Trump’s Afghanistan ‘peace deal’ evidences Tucker Carlson’s ‘salesman’ claim
Tucker Carlson is right: President Donald Trump is a “salesman, a talker, a boaster, a compulsive self-promoter.” And as Carlson recently acknowledged on his Fox News show, “Tucker Carlson Tonight,” the president is a “full-blown B.S. artist at times.” Nowhere is this more true than in Trump’s Thanksgiving porky about peace in Afghanistan.
The president unveiled this fantasy after making a surprise visit to U.S. troops stationed in Afghanistan during the Thanksgiving holiday. He announced an intent to reduce American troops in that country from about 14,000 to approximately 8,600. In remarks alongside Afghan President Ashraf Ghani, Trump said: “The Taliban wants to make a deal — we’ll see if they make a deal. If they do, they do, and if they don’t, they don’t. That’s fine.”
Trump claimed “we’re meeting with [the Taliban] and we’re saying it has to be a cease-fire, and they didn’t want to do a cease-fire and now they do want to do a cease-fire.” He expressed confidence there would be a cease-fire.
To be clear, the Taliban understand they don’t have to do anything. They’re already winning. The Special Inspector General for Afghanistan Reconstruction (SIGAR) reported in January that the share of districts under government control or influence was just 53.8 percent in October 2018. According to SIGAR, 46 percent of the country was either under Taliban control or “contested.” This is after a war that has raged on for 18 years, taken the lives of more than 2,400 American troops and cost U.S. an estimated $1 trillion so far.
Trump repeatedly has signaled his intention to withdraw from Afghanistan. Once he does, the Taliban will swoop in and take over Kabul because the Afghan security forces will be unable to stop them. The Afghan security forces suffer from absenteeism, corruption, dubious commitment and poor morale. The current stalemate is not an indication of their powers or diminished Taliban capability to inflict massive casualties or take control of Kabul. It likely is a tactical ploy by the Taliban to wait out the U.S. troops and take over the country with minimal casualties when things are more convenient.
One of the arguments peddled by the defense establishment in support of maintaining U.S. forces in Afghanistan is that a U.S. departure would leave a void for rivals to fill. They point to Russia and China as probable replacements for the U.S. in Afghanistan. But this is unlikely, because both countries are wary of expending their troops’ lives in Afghanistan. Russia has learned bitter lessons there, and China’s strategic preference has been commercial domination rather than military occupation. Moreover, China has leverage in Pakistan, which is the Taliban’s moral and economic sponsor. China can serve its strategic interests by using Pakistan as a proxy to gain access to any valuable resources in Afghanistan.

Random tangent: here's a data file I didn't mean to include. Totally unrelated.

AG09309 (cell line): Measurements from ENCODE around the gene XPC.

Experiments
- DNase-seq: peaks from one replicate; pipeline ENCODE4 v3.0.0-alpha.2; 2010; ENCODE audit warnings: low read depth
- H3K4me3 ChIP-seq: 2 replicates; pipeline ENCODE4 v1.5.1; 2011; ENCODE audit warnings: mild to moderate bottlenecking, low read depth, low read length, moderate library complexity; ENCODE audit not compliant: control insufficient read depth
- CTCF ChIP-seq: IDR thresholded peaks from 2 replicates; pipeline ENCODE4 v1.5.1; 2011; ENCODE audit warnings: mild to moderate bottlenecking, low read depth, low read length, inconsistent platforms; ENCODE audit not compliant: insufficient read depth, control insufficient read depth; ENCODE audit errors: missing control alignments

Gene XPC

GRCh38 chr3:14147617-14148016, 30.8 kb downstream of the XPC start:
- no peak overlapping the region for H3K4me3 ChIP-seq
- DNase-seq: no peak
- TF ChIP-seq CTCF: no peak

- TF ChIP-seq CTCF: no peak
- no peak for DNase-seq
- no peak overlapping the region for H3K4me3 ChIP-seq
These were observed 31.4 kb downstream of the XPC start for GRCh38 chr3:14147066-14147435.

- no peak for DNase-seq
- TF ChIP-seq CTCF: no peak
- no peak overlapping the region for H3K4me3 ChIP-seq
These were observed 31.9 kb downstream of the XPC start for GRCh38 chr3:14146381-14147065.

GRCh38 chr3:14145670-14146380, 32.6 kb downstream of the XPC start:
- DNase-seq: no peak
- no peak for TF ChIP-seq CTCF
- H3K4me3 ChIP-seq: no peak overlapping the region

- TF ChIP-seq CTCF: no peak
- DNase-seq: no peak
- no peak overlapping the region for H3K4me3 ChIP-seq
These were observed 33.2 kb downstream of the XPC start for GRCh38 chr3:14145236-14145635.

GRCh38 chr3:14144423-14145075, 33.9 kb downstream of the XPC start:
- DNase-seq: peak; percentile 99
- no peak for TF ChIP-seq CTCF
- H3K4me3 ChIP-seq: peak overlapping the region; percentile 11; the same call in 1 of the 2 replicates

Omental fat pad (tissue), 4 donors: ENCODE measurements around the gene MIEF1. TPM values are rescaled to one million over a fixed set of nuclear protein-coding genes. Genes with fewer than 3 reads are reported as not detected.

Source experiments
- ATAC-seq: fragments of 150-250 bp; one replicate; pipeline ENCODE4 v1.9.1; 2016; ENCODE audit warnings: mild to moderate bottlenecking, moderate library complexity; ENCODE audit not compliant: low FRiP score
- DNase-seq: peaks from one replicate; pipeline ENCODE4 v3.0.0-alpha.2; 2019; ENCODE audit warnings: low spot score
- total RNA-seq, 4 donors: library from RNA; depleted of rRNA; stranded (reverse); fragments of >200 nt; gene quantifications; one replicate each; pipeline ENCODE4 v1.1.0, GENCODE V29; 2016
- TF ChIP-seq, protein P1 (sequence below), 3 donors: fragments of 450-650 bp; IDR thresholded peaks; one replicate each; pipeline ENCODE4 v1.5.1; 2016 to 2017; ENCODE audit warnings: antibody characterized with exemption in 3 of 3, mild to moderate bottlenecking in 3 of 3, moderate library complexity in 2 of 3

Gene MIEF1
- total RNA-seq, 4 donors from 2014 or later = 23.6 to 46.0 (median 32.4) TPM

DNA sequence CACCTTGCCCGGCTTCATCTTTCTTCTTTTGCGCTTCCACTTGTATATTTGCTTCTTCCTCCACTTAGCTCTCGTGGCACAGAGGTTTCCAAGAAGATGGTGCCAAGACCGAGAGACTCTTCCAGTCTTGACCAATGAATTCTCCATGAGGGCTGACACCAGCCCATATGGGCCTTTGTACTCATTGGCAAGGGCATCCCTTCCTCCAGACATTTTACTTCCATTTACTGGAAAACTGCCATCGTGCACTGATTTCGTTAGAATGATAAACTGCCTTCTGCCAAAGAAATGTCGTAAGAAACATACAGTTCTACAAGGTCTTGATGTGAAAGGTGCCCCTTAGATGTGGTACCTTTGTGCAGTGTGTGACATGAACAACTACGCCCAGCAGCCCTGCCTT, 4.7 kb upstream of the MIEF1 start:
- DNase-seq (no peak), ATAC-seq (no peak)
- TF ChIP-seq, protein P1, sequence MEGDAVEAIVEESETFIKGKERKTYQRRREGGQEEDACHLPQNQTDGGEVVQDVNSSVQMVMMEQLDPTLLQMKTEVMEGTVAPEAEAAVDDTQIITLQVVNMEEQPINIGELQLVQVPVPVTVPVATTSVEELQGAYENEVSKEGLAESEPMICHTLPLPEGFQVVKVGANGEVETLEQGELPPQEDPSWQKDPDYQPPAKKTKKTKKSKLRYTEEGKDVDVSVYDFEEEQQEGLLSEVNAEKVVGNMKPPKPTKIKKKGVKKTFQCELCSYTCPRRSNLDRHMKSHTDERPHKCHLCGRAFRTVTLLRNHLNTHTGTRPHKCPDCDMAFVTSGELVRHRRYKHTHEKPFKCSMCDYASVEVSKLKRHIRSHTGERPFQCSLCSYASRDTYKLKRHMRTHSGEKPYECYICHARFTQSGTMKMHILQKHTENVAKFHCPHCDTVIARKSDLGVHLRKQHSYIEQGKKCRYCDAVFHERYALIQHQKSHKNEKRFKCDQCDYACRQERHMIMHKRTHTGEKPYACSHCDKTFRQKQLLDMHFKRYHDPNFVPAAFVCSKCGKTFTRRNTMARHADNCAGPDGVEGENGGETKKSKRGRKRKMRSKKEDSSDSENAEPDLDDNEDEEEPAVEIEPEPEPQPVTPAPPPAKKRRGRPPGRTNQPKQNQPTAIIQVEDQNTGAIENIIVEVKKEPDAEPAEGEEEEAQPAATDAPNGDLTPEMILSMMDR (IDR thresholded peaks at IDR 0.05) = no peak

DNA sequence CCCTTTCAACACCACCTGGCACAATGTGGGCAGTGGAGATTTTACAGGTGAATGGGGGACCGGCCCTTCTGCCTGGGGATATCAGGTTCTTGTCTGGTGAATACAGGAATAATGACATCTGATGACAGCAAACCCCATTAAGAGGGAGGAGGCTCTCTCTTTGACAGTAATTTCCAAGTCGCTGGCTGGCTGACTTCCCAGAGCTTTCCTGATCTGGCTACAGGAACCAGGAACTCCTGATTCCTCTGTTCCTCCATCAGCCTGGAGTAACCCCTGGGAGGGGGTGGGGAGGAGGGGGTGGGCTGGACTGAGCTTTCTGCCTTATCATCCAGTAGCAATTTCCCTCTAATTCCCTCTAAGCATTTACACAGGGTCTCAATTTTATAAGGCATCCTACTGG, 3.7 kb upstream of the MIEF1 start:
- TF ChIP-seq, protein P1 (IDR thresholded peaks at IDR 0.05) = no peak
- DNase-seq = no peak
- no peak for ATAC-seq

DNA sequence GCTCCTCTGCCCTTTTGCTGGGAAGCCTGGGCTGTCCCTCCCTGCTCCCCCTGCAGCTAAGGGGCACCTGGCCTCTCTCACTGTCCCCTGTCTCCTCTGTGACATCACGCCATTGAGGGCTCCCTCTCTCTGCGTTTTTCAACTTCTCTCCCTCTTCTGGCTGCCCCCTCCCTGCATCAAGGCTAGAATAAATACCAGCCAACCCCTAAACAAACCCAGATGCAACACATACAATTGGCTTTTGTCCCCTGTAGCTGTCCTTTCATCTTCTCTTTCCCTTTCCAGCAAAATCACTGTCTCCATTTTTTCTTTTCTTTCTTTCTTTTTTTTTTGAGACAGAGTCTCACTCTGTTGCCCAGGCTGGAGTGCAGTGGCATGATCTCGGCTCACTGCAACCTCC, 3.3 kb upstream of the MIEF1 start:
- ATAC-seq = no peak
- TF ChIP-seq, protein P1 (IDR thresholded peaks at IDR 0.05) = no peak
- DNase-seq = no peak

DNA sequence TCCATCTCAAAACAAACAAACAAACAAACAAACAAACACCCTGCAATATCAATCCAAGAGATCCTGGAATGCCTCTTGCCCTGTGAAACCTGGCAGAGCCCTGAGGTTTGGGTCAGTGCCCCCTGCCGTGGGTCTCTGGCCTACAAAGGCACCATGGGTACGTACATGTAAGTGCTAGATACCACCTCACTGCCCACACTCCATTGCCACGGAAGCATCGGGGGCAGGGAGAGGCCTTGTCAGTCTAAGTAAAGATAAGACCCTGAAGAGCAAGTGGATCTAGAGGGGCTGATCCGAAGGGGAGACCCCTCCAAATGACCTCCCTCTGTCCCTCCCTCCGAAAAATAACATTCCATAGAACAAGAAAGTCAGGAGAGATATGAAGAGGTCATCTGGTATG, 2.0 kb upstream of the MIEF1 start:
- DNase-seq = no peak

Trump’s instincts about fleeing Afghanistan likely are correct. It is an endless war with slim prospects for peace in the foreseeable future, and the expenses vastly outweigh any strategic gains. The idea that spending a trillion dollars in Afghanistan will safeguard the U.S. homeland from attacks is folly — it is not backed up by evidence and there are less expensive alternatives to prevent terrorism here.
However, fleeing Afghanistan for pragmatic reasons does not have to be dressed up in a fake peace deal. First, negotiated peace with the Taliban is impossible — they don’t meet the minimum conditions for a credible deal. The Taliban have never exhibited a basic commitment to keep promises, value stability, respect human rights, and accord protections for women and children. They have no record evidencing trust in institutions designed to monitor, verify and correct commitments, or even the most rudimentary good faith. And any words seeking to ensure the above enshrined in a peace deal essentially are meaningless when the signatory is a barbaric entity beyond the pale of legal or ethical norms. In short, there is no credible way to make a peace deal in a meaningful sense of that term.
Further, inviting the Taliban to the White House and signing a peace deal so that Trump can get a photo op would have ugly consequences. It would give the Taliban legitimacy and undermine the credibility of the U.S. in the region. The Taliban’s spinmeisters and propagandists would spin the peace deal as American defeat.
Tucker Carlson’s insight — “If Trump hadn’t gotten rich in real estate, he could have made a fortune selling cars” — may be correct. Any good car salesman knows a rotten deal when he sees one. Can Trump stop fooling himself about the Taliban and walk away from this fake peace deal?
Sandeep Gopalan (@DrSGopalan) is vice chancellor and executive vice president of academic affairs at Piedmont International University in North Carolina. He previously was a professor of law and pro vice chancellor for academic innovation at Deakin University in Melbourne, Australia. He has co-chaired American Bar Association committees on aerospace/defense and international transactions, was a member of the ABA’s immigration commission, and was dean of law schools in Ireland and Australia. He has taught law in four countries.